3 The Freeport Institute

While Freeport is hardly the first place people might think of when discussing seats of higher learning, there is a temple to Gilidan in town. Wherever you find such a place, you generally find a school as well. Of course, Drac’s End wouldn’t be the first place in Freeport where most people would think of building a school either. But the dean of the school—Professor Mandarus Whitmire—has dedicated his life to shining a bit of light into the darkness where it’s most needed.

History
Mandarus Whitmire founded the Freeport Institute over one hundred fifty years ago, and the venerable elf still heads the school today. While he could have established his Institute anywhere in the city, Whitmire chose Drac’s End in the hope he could educate the poor and working classes to give them a chance to overcome their beginnings. It’s a dream that’s hardly universally realized—most graduates of the Institute come from the wealthy families of the Merchant District and the Old City—but Whitmire’s idealism has given many poor students the opportunity to learn and better themselves.

The Freeport Institute educates people from childhood through to post- graduate collegiate work. Many teachers at the school are also acolytes of Gilidan, doing their part by sharing what they’ve learned in their holy orders. It does cost money to attend the Institute, but the Temple of Gilidan has set up scholarship funds for poor children and young adults. As long as they were born in Freeport, poor applicants have a good chance of gaining admission. Proving this, of course, can be a difficult process, possibly involving trips to the Office of Public Records.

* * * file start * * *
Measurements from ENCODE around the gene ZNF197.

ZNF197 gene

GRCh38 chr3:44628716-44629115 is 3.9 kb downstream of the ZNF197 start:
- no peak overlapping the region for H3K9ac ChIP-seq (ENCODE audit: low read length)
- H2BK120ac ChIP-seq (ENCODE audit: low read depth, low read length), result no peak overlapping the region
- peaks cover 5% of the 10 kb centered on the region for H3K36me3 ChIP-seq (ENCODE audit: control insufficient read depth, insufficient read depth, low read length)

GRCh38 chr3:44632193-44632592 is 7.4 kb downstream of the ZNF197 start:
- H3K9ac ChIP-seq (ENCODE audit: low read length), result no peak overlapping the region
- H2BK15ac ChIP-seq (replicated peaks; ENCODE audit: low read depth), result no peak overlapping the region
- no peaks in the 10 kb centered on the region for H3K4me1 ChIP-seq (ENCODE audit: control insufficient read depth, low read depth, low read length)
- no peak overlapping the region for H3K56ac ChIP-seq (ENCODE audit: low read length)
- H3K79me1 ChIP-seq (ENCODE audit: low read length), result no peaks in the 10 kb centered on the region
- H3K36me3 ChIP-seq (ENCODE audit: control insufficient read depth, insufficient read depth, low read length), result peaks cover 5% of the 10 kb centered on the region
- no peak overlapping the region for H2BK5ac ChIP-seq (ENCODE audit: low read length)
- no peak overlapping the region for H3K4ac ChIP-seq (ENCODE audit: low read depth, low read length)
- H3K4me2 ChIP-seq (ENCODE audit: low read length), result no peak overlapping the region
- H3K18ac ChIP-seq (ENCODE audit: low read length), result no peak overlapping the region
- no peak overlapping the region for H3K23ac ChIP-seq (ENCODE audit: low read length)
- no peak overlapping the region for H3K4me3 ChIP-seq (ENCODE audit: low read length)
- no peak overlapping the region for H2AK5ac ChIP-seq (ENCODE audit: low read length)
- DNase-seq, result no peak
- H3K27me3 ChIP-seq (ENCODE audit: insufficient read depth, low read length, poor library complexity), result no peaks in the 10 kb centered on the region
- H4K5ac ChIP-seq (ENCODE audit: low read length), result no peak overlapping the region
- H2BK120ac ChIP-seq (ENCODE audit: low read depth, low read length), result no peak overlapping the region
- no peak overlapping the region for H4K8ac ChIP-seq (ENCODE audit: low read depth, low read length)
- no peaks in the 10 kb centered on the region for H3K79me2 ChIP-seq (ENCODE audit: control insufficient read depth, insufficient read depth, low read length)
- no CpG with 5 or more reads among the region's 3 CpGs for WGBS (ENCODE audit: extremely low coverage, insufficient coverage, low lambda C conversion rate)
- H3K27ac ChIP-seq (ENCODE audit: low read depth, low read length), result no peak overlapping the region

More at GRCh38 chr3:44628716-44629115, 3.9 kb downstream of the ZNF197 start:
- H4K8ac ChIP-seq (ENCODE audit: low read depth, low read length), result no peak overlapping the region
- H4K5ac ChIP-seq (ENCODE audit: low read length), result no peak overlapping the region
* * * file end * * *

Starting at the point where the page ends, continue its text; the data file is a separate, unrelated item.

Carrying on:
Description
The Institute is a massive, multi-story building ironically placed in the poorer district of Drac’s End, towering above impoverished and uneducated masses who could never afford the Institute’s high tuition on their own. The building is so large it blocks access from most of Drac’s End to the Merchant District, which is just the way the powerful in Freeport like it, and they have long subsidized the institute for this very reason—as well as the fact that it gives them a decent place to send their children to school. Built from stone and timber, the Institute came through the Great Green Fire unscathed, and it continues to be well maintained by its wealthy patrons.

The various rooms of the Institute house classes, study halls, multiple libraries, offices, and all the trappings required of a place of higher learning. Classes tend to be small and cover many academic topics: history, languages, philosophy, and mathematics are the most common courses. But the Institute is prepared to teach almost anything if an instructor wishes to conduct a course. Few people actually live within the Institute, as most students and teachers have homes locally, but Professor Whitmire and some of his associates keep quarters at the top of the building.

Prominent NPCs
Mandarus Whitmire: Mandarus Whitmire is old even for an elf, but he has lost none of his intellect and faculties. After several human lifetimes of exploring and studying the known world, he came to Freeport in the hopes of sharing the greatest treasure of all—knowledge. Whitmire has been around long enough he knows most of the rich and powerful in town—after all, he educated many of them. However, the studious elf has absolutely no interest in politics and no agenda beyond spreading knowledge as far and wide as possible. He is a close friend of High Priest Egil of Gilidan, and the two meet often to discuss scholastic topics.

Husani the Sage: A completely bald man of forty years, Husani has become the Institute's foremost scholar of the myths and legends surrounding Freeport. He is particularly interested in the stories of the serpent people rumored to live under the city, and has collected a number of books and maps referring to stories about them. He is a chronically absent-minded man, given to going on lengthy tangents about troglodyte grooming habits or the use of old stone artifacts to deduce the mating rituals of ancient societies. He dresses in academic robes and simple spectacles, with his only indulgence being a pair of fine gloves he wears to protect ancient artifacts from skin oils.

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